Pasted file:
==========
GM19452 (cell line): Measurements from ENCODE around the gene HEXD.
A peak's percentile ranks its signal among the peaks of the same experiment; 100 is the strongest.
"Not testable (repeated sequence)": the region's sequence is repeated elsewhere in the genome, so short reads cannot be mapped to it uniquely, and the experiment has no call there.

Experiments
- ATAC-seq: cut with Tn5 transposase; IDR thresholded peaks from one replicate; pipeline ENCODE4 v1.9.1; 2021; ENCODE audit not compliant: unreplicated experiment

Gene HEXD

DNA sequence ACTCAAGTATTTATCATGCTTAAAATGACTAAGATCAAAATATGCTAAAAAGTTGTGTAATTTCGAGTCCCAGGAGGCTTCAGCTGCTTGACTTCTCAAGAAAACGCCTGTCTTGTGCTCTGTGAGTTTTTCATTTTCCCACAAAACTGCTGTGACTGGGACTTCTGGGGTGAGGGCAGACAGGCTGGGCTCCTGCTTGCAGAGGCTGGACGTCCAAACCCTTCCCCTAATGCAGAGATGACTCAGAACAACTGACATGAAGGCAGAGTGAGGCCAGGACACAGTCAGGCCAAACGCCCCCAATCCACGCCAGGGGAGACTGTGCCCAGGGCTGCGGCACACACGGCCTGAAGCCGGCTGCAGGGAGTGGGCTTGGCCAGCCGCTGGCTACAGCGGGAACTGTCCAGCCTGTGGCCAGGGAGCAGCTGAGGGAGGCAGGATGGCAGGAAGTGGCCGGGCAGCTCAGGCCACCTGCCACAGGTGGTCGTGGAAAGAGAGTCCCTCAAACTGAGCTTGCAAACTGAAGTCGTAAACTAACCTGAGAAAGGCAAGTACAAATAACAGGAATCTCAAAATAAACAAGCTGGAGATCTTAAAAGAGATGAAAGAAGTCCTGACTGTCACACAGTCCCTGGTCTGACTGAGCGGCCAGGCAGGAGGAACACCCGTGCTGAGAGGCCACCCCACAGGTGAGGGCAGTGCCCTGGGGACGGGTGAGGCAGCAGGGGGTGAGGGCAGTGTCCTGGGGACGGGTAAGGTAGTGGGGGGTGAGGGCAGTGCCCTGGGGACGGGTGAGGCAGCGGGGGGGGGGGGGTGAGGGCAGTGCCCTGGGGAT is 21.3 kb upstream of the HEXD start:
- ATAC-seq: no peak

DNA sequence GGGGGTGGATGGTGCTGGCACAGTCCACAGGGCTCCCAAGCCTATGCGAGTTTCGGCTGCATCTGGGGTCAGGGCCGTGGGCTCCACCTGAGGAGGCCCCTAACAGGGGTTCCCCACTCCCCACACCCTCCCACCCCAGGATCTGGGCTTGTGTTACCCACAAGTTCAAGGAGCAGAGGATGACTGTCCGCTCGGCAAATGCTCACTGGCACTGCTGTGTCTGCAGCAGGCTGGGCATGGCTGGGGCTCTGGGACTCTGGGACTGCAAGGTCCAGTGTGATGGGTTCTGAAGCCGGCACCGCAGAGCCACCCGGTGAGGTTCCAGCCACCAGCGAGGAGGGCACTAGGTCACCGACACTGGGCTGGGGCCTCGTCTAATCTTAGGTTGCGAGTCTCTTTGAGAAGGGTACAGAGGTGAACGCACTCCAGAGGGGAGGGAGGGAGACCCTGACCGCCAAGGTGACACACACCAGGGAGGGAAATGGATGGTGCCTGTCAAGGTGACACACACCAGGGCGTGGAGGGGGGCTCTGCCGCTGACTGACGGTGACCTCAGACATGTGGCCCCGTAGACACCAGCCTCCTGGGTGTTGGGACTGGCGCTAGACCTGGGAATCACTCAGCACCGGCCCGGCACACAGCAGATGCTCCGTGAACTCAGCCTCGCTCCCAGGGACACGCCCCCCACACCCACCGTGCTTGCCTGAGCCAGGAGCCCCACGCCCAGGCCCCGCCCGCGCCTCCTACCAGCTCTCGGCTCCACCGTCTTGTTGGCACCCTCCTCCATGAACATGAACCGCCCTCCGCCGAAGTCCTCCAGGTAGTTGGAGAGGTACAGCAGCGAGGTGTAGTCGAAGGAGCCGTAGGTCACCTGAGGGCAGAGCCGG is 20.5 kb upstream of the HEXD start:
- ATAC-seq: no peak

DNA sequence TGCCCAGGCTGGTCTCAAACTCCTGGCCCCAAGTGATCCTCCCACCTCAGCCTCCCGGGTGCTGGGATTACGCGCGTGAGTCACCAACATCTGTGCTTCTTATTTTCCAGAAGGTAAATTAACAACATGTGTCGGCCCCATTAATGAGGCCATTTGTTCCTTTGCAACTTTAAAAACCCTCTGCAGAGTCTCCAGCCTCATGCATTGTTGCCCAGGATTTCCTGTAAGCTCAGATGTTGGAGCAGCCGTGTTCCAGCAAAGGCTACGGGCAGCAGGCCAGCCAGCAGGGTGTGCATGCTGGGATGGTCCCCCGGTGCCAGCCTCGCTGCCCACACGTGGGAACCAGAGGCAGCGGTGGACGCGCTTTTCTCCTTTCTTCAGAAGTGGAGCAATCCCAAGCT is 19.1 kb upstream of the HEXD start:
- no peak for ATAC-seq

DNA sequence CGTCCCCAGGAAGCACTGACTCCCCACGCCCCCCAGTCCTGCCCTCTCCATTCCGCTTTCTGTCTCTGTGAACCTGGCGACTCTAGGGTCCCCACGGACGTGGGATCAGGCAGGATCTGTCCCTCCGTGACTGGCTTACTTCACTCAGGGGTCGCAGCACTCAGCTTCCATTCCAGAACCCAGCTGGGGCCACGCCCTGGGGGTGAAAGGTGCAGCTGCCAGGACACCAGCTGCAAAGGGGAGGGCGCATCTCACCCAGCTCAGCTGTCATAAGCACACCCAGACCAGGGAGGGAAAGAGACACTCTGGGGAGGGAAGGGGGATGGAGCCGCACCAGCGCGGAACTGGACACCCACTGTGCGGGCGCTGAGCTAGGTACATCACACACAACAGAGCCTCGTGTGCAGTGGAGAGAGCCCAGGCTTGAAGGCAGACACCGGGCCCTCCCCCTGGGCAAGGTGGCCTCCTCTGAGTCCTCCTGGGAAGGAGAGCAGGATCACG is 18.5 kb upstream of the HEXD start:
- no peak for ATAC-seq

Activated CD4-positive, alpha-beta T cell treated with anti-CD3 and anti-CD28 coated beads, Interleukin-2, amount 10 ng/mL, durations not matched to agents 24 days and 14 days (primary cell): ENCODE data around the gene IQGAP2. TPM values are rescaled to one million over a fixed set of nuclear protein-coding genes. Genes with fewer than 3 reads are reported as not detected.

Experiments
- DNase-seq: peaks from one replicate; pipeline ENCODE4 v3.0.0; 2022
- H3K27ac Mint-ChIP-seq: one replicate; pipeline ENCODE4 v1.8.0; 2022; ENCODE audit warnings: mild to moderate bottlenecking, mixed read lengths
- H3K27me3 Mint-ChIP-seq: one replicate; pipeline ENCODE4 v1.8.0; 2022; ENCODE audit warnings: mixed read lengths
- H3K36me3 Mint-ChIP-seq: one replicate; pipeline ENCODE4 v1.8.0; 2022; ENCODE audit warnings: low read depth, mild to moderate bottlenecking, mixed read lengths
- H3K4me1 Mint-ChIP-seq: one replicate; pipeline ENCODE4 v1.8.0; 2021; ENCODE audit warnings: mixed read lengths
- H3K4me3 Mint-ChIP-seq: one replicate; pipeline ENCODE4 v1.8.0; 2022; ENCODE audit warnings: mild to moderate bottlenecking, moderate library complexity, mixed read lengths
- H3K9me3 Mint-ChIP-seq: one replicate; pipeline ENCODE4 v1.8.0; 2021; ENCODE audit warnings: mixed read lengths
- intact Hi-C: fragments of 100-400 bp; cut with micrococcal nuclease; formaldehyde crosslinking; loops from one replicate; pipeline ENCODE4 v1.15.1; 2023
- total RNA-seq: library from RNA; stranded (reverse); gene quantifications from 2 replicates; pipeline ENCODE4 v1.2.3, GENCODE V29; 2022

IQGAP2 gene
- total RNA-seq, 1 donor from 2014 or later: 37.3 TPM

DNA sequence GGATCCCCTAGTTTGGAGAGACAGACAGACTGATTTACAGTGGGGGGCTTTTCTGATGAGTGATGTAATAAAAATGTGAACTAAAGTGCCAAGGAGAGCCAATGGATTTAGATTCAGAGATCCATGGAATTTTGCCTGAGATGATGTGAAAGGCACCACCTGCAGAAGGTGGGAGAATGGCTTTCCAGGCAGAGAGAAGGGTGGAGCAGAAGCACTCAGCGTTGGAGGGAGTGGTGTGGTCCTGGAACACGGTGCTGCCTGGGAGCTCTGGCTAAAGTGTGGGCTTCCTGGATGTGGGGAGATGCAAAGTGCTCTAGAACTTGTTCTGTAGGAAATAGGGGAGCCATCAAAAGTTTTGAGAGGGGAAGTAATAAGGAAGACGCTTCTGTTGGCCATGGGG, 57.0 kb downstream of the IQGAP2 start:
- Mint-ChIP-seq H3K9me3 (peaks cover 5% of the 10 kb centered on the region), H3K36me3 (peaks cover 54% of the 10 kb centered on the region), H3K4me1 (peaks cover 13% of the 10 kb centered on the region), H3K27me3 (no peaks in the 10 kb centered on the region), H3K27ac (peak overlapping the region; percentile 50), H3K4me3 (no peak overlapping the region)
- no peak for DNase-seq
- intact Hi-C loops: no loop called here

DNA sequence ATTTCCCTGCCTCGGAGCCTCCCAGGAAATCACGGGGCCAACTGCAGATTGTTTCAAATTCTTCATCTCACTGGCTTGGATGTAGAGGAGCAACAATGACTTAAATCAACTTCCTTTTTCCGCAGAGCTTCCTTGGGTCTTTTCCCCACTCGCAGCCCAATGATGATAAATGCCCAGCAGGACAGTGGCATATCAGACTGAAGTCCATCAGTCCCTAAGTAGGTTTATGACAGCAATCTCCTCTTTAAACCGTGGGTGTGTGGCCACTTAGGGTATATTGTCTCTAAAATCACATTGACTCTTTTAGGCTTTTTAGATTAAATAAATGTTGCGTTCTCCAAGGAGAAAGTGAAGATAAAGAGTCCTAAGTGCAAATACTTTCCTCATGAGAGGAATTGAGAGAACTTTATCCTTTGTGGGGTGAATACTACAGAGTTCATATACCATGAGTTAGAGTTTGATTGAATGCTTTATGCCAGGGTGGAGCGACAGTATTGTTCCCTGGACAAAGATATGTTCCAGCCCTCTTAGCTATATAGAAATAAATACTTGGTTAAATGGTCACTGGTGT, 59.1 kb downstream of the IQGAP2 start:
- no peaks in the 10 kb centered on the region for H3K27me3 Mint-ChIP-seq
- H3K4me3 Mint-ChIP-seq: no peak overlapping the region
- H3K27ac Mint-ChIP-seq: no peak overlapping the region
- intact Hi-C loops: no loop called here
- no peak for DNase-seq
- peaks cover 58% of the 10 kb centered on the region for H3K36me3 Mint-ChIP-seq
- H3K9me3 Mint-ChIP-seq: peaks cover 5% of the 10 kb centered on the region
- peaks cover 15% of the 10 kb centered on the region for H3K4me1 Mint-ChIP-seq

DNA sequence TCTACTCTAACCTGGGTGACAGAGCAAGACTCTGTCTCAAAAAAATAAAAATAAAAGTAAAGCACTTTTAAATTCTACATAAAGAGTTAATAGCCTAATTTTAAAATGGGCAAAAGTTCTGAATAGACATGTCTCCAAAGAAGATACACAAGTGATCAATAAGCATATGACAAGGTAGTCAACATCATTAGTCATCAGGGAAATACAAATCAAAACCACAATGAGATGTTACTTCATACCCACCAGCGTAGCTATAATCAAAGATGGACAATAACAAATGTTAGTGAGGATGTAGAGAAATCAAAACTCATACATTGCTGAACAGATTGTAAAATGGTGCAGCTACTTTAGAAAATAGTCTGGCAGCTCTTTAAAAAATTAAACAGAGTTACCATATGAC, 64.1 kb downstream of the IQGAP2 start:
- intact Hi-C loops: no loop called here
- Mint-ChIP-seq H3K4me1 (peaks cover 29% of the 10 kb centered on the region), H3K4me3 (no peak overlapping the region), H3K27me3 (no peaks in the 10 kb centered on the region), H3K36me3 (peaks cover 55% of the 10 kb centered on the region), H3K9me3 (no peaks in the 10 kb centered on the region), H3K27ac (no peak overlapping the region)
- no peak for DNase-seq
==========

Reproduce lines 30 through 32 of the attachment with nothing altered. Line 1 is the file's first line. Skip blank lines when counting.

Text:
- no peak for DNase-seq
- intact Hi-C loops: no loop called here

DNA sequence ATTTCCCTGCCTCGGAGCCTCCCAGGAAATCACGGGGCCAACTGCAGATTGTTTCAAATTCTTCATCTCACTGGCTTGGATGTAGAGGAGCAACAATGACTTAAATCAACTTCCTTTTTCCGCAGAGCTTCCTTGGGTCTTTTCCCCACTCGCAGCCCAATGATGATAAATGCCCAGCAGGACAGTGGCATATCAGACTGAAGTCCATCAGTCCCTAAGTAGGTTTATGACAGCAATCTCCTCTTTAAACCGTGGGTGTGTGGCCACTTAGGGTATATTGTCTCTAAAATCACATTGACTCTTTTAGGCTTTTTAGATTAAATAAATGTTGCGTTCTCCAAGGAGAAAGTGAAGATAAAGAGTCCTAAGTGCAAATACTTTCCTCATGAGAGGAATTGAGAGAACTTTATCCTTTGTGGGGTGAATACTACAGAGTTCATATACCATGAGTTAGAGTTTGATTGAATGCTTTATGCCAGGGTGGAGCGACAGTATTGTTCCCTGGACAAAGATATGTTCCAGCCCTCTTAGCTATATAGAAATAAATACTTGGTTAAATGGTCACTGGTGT, 59.1 kb downstream of the IQGAP2 start: